Why I’m Thankful For the Catholic Church

As a Reformed Presbyterian, I take issue with several tenets of the Roman Catholic Church, but probably the most admirable thing about her is her unwavering, unashamed, and unified faith that stands opposite pagan society.  If there is a bulwark to be found standing for the sanctity of life without exceptions, or homosexuality, or marital infidelity, it is the Roman Catholic Church.  Protestants have the unique ability to insecurely poke and prod at these sins, without taking a fundamental and concrete stance against them.  We like to boast how we are kinder than God, and maybe Jesus loves you despite your sexual perversions.  Or maybe abortion is just wrong if it’s committed after 20 weeks.  Or maybe Jesus will wring His hands enough that you’ll return to the Church and be a better person.

Peggy Noonan wrote an article in the Wall Street Journal this week (found in tomorrow’s paper) about the reaction of Catholics to the Pope’s resignation.  While I’m obviously opposed to the position of the Pope, I have always been very thankful for his outspoken Christian leadership, and pray that God would grant the Catholic Church another leader who will continue to oppose the tricks and twists of the devil.  But all this aside, I was encouraged to see the faith of the Catholics who Noonan quoted in her piece, indicative of a Church which is alive and well, grounded in the faith that God sits in the heavens and is in control.  Despite the Catholic Church’s flaws, such faith is to be commended.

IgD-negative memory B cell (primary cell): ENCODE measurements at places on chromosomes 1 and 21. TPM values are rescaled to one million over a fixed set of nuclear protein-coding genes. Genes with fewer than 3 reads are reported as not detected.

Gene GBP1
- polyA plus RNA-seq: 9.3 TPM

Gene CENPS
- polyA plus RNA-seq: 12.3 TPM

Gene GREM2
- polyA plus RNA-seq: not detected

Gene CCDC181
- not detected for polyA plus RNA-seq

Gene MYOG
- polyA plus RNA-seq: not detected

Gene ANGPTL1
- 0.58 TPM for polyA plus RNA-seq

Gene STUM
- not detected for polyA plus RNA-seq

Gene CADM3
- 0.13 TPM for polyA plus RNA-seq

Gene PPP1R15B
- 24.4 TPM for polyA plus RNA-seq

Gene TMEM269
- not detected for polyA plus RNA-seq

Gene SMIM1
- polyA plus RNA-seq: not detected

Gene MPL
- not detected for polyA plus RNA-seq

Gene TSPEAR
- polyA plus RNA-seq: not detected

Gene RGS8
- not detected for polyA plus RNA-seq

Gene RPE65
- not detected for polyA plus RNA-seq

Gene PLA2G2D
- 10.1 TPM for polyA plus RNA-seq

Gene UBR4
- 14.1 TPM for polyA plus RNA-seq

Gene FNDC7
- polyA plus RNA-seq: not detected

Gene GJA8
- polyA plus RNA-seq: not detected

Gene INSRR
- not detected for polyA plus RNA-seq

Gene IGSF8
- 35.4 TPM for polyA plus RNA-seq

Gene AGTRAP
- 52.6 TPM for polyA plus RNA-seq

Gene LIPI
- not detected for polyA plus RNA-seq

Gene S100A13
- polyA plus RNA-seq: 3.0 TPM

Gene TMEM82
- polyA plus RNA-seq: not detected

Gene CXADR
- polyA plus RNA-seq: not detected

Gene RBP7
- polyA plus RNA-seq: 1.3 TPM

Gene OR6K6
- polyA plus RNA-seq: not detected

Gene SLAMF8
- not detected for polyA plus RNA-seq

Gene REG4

Here are a few of these encouraging words:

  • “…ultimately, I am willing to be optimistic. I tend to take the long view on these things, because I know God’s hand is always at work in everything, and that all things work for our good—in His time, though, not in ours, which is the thing that gets us unnerved.”
  • Some have been “unsettled” by the resignation because they think of the pope as a rock of stability, “but Benedict’s point is that he couldn’t be that anymore. Christ is the head of the Church, not him. If his physical and mental circumstances were not adequate then he should get out of the way.”
  • Almost everyone I spoke to mentioned that they’d taken comfort from the words of Benedict, in a general audience in the Vatican on Ash Wednesday: “What sustains and illuminates me is the certainty that the Church belongs to Christ, whose care and guidance will never be lacking.”

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